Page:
A machine tool or a spindle will never obtain the same excitement for a buyer as the latest Corvette or iPhone, but emotions control much of what we do, and when communicating to a person whose purchases have the power to change the way his or her company does business, finding ways to engage, entice and persuade them is vital to any advertiser’s success.

Thursday, April 15, 2010

dgs Client, Harry Moser, Promotes Re-Shoring on CBS

Longtime dgs client, Harry Moser, chairman emeritus of GF AgieCharmilles, appeared on the CBS morning show, Monsters and Money in the Morning, on April 12, 2010.

Harry was promoting the upcoming Re-Shoring Fair, which will take place May 12, 2010 at the Hyatt Regency Irvine Hotel in Irvine, California. For more information, please visit

Monday, April 12, 2010

The Communication Chameleon

by Sarah Showalter, Account Manager

As the point person for clients, media reps and vendors it is necessary that I act as a communication chameleon; depending upon my surroundings I must adapt to fit in. This holds especially true when communicating with various clients throughout the day. Each client has their own preference for how they choose to do business and through what mode of communication. For the sake of discussion I will categorize them into: The Emailer, The Caller, The Follow Up, The Old School, and The Socializer.

The Emailer Client
As most of the population, this client communicates through email. They send you emails for everything- questions, requests, simple “oks” and this is what they prefer. As schedules vary and are unpredictable, this is a convenient method to get the communication out there and as they multi-task they wait for a response. I must adapt and be available through email and respond in a timely fashion. It is important to follow up and notify the client that you received the email and are working on their request. Professional tones, greetings, and thoroughness are key to email replies, as tone and sincerity can be lost in the translation in this type of interpersonal communication.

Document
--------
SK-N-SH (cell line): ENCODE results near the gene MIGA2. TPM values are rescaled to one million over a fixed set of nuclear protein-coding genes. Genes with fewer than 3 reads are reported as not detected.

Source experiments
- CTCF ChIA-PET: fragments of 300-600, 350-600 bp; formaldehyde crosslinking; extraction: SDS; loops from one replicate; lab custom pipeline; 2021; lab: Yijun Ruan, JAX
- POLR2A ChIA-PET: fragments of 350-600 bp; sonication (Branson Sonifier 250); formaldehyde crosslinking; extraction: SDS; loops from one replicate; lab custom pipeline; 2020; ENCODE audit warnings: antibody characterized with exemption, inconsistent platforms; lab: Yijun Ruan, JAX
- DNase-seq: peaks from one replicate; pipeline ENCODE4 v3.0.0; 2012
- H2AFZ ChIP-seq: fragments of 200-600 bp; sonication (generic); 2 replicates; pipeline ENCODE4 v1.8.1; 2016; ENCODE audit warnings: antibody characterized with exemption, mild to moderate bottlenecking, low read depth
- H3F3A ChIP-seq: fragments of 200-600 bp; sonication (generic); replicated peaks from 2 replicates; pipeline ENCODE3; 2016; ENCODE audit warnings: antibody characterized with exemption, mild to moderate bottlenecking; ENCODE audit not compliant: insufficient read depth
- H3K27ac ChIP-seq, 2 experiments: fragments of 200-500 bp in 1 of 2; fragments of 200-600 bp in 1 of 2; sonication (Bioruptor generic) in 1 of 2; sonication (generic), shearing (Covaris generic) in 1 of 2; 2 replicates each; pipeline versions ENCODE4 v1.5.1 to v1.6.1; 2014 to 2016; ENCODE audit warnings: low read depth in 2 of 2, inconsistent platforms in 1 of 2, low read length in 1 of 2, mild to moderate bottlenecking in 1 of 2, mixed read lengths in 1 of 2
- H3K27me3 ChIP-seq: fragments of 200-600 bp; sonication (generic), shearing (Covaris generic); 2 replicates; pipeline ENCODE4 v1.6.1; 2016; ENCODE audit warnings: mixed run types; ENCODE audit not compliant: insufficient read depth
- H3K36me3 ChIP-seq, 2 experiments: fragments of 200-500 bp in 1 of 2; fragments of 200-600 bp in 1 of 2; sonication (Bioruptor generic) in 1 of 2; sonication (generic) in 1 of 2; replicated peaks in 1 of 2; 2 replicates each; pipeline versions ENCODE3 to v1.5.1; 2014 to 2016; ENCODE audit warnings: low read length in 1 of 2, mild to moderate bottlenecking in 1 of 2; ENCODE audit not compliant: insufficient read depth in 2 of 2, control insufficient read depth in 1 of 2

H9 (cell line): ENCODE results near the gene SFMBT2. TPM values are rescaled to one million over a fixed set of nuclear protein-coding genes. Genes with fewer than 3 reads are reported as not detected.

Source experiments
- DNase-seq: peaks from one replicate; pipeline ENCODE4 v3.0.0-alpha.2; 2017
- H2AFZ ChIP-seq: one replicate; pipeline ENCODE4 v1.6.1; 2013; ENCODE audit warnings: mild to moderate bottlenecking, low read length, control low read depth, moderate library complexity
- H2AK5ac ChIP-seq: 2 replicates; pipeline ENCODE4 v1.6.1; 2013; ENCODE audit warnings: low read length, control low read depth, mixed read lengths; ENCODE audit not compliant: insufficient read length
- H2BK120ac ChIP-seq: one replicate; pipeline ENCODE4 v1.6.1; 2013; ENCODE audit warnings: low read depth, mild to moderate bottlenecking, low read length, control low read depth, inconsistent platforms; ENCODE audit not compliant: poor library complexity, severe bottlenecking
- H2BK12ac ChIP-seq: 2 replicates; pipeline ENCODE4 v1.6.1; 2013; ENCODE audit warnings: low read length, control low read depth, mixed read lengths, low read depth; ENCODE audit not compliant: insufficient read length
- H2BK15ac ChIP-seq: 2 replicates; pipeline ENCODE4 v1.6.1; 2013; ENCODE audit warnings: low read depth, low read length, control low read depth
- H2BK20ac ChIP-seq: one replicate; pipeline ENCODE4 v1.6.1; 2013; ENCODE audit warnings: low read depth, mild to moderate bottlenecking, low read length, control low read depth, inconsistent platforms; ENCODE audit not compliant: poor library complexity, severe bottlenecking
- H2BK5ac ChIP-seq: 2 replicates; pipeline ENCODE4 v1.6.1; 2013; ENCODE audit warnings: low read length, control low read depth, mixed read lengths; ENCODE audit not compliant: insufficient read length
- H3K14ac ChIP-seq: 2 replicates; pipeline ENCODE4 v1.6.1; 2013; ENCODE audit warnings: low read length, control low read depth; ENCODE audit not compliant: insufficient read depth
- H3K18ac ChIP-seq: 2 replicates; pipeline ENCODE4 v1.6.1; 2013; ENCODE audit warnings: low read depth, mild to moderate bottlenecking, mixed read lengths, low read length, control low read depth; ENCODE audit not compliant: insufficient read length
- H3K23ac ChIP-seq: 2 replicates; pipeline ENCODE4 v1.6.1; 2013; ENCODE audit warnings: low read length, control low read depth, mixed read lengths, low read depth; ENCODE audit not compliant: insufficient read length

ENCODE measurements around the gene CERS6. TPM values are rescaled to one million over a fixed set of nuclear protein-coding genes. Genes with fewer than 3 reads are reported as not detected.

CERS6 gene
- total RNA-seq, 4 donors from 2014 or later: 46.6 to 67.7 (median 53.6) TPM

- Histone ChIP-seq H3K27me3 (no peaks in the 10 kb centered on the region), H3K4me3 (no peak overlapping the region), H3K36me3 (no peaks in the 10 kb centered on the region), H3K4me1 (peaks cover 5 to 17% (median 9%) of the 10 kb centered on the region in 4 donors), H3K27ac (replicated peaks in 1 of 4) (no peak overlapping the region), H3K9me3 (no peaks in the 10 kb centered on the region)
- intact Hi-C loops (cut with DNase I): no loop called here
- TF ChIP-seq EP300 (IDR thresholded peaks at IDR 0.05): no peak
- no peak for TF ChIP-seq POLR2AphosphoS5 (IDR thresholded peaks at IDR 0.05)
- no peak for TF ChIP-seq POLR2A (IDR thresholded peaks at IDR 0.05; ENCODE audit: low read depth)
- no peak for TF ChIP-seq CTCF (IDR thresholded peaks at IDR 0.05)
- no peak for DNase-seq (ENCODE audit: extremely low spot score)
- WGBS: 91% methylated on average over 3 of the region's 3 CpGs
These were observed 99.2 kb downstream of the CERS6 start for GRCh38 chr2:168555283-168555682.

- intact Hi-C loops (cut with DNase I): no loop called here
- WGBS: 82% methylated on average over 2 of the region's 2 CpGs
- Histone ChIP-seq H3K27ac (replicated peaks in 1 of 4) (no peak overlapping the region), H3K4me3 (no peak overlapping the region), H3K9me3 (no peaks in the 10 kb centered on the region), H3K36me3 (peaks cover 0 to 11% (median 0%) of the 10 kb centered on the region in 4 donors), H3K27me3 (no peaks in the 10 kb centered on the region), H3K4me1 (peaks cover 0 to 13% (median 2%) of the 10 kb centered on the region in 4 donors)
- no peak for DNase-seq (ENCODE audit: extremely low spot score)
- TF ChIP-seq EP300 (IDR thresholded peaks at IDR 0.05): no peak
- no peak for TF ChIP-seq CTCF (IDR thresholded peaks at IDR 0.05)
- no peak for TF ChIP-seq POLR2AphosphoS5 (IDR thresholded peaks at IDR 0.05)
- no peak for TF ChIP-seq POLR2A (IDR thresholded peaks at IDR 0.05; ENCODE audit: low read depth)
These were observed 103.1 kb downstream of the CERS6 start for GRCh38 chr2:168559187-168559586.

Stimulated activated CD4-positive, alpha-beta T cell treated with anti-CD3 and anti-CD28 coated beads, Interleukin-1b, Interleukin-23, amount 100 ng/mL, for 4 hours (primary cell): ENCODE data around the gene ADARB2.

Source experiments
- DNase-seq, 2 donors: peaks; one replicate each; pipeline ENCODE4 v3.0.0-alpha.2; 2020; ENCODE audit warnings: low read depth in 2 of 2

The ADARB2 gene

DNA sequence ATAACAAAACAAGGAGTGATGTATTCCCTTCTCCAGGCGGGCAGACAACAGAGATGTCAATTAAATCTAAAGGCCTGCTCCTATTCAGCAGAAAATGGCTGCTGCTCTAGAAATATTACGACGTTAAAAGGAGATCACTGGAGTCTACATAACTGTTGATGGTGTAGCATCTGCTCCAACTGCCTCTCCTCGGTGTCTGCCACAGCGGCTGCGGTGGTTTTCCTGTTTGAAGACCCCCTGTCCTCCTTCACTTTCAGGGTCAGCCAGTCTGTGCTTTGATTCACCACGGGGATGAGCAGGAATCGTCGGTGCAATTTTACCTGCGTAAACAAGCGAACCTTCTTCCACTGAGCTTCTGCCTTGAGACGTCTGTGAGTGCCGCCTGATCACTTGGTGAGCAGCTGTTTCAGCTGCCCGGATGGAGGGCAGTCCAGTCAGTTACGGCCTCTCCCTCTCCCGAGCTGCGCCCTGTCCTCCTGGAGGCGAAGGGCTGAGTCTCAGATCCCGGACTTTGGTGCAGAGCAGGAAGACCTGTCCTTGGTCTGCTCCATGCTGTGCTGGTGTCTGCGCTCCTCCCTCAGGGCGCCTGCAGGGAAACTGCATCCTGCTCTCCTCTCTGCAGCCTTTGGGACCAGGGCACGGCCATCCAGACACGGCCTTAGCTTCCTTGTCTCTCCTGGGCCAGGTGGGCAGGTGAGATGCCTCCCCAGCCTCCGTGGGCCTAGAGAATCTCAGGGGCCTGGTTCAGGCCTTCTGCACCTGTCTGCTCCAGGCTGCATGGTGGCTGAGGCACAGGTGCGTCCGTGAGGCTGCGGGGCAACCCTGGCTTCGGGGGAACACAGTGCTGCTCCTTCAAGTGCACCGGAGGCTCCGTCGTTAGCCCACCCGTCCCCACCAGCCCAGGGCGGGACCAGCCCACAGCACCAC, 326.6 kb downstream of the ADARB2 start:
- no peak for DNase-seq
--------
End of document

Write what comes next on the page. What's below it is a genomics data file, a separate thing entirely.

The Caller Client
The Caller Client seems like is a rarity with email around, but as one could guess, this client prefers to pick up the phone. They find it easier to get the answers they need to ask over the phone and this is certainly a benefit of phone calls in addition to being able to build a relationship and having the ability to gauge their tone. This style also allows for immediate gratification since waiting for an email reply is not a factor. The downfall of phone calls is that you take the chance of the person not being at their desk, relying on voicemails and trying to schedule time when all parties are available to talk. Phone calls also fail to provide a “paper trail” as opposed to email; one cannot go back and reference details or what the conversation entailed. When communicating with The Caller it is important to maintain expected phone etiquette: speak clearly at a reasonable volume, ask questions if you do not understand and follow up to voicemails.